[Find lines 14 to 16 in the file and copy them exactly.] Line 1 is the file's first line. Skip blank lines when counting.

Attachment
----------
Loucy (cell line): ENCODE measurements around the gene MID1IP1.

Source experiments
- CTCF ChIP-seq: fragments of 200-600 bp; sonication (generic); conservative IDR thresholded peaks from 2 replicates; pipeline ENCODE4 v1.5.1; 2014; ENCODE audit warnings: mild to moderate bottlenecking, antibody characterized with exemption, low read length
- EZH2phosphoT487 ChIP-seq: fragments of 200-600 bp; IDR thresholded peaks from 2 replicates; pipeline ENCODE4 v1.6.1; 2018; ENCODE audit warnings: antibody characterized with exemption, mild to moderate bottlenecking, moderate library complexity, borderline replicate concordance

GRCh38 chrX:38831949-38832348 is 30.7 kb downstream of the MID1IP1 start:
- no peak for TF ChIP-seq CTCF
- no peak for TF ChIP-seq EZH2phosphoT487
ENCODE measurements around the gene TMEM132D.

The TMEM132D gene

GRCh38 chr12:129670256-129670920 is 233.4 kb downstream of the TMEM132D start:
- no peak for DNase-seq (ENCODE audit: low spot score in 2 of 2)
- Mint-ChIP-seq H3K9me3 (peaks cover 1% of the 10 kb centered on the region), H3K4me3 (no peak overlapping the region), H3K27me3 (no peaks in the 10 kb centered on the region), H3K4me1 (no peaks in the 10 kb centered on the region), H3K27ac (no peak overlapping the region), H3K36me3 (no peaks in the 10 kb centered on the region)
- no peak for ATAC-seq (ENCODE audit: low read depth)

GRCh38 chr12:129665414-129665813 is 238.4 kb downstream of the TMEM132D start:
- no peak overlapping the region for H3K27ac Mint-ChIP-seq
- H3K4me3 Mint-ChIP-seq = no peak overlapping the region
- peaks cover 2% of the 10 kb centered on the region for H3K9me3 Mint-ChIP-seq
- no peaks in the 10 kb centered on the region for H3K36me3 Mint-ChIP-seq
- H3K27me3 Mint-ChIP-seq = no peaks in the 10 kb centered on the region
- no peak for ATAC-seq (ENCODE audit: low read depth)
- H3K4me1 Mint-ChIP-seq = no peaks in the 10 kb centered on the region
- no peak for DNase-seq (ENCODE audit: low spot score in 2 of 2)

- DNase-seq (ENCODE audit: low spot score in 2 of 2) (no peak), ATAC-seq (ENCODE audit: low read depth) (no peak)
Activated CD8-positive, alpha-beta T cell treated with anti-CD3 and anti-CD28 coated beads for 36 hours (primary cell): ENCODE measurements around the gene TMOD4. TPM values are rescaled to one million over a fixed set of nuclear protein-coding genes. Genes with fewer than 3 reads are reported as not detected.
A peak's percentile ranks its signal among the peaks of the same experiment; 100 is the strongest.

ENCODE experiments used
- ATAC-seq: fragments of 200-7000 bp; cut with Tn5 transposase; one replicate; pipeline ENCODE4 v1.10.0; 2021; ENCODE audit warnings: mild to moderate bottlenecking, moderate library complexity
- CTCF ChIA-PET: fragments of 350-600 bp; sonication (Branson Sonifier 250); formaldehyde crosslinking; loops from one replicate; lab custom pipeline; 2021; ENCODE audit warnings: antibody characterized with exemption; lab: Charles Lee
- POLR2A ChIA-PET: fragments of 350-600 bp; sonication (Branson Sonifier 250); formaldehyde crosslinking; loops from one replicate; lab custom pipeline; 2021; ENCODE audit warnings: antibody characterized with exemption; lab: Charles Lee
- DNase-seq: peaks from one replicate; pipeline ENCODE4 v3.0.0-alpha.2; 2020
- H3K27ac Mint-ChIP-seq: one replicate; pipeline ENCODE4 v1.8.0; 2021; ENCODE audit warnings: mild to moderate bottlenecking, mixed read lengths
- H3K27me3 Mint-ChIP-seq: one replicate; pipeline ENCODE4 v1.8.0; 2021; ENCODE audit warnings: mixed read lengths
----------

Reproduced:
GRCh38 chr12:129665414-129665813 is 238.4 kb downstream of the TMEM132D start:
- no peak overlapping the region for H3K27ac Mint-ChIP-seq
- H3K4me3 Mint-ChIP-seq = no peak overlapping the region